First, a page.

Extracts from the Queen's Christmas message yesterday:
At this time of year, few sights evoke more feelings of cheer and goodwill than the twinkling lights of a Christmas tree.
The popularity of a tree at Christmas is due in part to my great-great grandparents, Queen Victoria and Prince Albert.
After this touching picture was published, many families wanted a Christmas tree of their own, and the custom soon spread.
In 1949, I spent Christmas in Malta as a newly-married naval wife.
We have returned to that island over the years, including last month for a meeting of Commonwealth leaders, and this year I met another group of leaders: The Queen's Young Leaders, an inspirational group, each of them a symbol of hope in their own Commonwealth communities.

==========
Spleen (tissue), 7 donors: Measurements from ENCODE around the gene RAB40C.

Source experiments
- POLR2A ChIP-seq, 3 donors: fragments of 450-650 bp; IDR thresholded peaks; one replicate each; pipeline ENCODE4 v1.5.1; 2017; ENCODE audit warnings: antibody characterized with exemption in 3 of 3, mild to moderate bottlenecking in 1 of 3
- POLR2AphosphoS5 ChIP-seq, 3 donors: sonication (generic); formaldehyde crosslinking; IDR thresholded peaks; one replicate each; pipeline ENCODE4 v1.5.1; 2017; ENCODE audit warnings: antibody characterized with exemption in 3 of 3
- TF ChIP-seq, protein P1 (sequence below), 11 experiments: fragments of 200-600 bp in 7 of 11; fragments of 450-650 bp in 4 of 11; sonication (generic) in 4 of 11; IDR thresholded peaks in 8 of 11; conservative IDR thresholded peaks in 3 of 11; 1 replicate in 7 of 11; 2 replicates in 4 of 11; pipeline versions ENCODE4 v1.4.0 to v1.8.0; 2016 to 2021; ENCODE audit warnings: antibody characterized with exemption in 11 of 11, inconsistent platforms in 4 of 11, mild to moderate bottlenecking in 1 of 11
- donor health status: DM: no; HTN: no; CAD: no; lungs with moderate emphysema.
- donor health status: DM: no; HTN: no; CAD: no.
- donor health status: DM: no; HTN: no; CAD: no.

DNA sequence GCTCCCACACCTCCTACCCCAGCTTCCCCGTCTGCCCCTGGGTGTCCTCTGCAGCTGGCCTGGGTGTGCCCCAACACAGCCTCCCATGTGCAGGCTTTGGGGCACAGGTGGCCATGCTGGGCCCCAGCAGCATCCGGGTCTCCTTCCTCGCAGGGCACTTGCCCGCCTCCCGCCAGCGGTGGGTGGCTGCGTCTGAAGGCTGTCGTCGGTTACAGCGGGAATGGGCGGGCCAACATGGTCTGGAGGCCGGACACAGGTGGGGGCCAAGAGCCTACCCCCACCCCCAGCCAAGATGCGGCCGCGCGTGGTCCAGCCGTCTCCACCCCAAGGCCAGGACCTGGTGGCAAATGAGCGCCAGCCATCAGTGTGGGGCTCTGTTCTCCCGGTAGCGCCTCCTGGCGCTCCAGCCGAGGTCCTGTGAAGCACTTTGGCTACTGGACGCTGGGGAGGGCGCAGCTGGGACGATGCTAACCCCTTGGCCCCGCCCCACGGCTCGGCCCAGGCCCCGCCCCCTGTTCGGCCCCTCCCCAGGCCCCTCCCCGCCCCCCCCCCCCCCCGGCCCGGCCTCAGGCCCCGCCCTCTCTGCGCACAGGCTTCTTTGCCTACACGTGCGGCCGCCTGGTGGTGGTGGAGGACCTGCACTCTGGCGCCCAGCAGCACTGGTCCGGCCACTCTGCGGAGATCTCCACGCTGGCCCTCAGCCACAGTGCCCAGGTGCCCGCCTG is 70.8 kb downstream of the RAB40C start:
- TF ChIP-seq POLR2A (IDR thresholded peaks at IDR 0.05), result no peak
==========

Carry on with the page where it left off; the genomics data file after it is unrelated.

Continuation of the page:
'Losing a loved one'
Gathering round the tree gives us a chance to think about the year ahead - I am looking forward to a busy 2016, though I have been warned I may have Happy Birthday sung to me more than once or twice.
It also allows us to reflect on the year that has passed, as we think of those who are far away or no longer with us.
Many people say the first Christmas after losing a loved one is particularly hard. But it's also a time to remember all that we have to be thankful for.
It is true that the world has had to confront moments of darkness this year, but the Gospel of John contains a verse of great hope, often read at Christmas carol services: "The light shines in the darkness, and the darkness has not overcome it".
. . . .
There's an old saying that "it is better to light a candle than curse the darkness".
There are millions of people lighting candles of hope in our world today.
Christmas is a good time to be thankful for them, and for all that brings light to our lives.
I wish you a very happy Christmas.